Re: (Big) problems achieving fair scheduling of a semaphore ISR producer - thread consumer case
Hello Daniel,toggle quoted messageShow quoted text
On Fri, 7 Apr 2017 12:38:34 +0100
Daniel Thompson <firstname.lastname@example.org> wrote:
Ack, thanks, I see it.... funny you should say that.Ok, now I did. With the patch above, I can't reproduce the overflow...Did you run this on carbon? I've not been able to reproduce on this
Well, it's reasoning from the opposite direction, let's recount:So, probably can come to a conclusion: for reliable operation, bothI don't understand how the evidence leads to this conclusion.
1. As was quoted, MicroPython has multiple implementations of that
handling for multiple environments, all "just working". Output
buffering is used at all times though.
2. Pure mathematical reasoning that if a char at a given baud rate is
received each X cycles, then busy-polling to send a char will take
these X cycles. But while hardware receives a char each X cycles on its
own, before we can spend X cycles to send it, we first all also need to
spend some other cycles to handle an interrupt, extract received char,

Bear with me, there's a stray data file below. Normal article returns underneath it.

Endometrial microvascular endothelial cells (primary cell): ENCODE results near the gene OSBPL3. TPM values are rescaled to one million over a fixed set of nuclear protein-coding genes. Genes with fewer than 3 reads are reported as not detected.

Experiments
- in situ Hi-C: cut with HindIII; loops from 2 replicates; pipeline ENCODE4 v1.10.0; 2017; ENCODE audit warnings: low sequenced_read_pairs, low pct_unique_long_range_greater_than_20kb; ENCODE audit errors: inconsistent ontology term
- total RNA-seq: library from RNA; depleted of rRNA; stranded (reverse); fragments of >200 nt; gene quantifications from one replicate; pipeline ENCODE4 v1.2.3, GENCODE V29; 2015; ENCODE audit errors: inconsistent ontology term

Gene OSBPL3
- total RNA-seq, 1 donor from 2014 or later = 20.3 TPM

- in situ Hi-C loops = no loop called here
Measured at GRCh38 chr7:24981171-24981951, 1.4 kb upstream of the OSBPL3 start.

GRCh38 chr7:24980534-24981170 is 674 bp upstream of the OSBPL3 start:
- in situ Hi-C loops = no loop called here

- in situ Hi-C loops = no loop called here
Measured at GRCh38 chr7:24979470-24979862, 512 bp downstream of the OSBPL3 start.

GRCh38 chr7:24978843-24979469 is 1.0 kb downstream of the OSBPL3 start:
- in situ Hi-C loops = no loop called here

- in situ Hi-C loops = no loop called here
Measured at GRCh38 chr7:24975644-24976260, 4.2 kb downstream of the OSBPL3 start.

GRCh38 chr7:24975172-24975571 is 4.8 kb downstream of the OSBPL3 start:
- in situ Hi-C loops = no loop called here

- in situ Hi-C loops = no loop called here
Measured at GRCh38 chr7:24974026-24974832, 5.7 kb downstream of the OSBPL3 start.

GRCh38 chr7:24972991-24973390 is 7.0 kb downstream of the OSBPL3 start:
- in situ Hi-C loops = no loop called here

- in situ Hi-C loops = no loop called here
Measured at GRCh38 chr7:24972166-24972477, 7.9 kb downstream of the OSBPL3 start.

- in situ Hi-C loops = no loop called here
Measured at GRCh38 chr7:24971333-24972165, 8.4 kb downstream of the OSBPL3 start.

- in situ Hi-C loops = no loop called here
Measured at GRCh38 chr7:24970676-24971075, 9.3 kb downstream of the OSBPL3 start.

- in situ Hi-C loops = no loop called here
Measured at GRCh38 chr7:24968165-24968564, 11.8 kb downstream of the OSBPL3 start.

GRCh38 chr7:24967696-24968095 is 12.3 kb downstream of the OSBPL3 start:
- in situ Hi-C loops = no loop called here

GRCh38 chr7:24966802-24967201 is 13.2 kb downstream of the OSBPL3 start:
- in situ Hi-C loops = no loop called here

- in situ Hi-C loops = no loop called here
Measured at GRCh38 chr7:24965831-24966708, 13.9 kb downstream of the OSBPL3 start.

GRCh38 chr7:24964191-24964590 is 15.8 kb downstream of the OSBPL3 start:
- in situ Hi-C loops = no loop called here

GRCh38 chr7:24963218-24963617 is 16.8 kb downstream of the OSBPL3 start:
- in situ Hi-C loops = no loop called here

etc. So, the ratio is never 1:1, but instead 1:1.xx, so we sustainably
will be getting late, and lose or overflow eventually.
3. Simply due to lack of better leads to a problem ("broken UART
drivers and handling" started to sound much more convincing than the
original "scheduling is broken" guess, which couldn't be proven).
Personally I'm still rather concerned that the driver may not be"The driver"? It's "the drivers, and for a while". If you think that
the problem is peculiar to stm32, then there was example of
arduino_101 having had a big problem, and still having some, frdm_k64f
also had (== has) similar problems, etc.
I've done a quick review of the driver and so far I haven't seenWell, thanks for helping the investigation, I appreciate that, as
usual! Reinstate the old driver - for one-off testing? If so, I'd find
hack-hacking the existing one to be more practical. And anything beyond
that borders on organizational and political issues. Suffice that
others provided feedback on that (p.1 at
https://youtu.be/XUJK2htXxKw?t=1885), I don't want to go there ;-).
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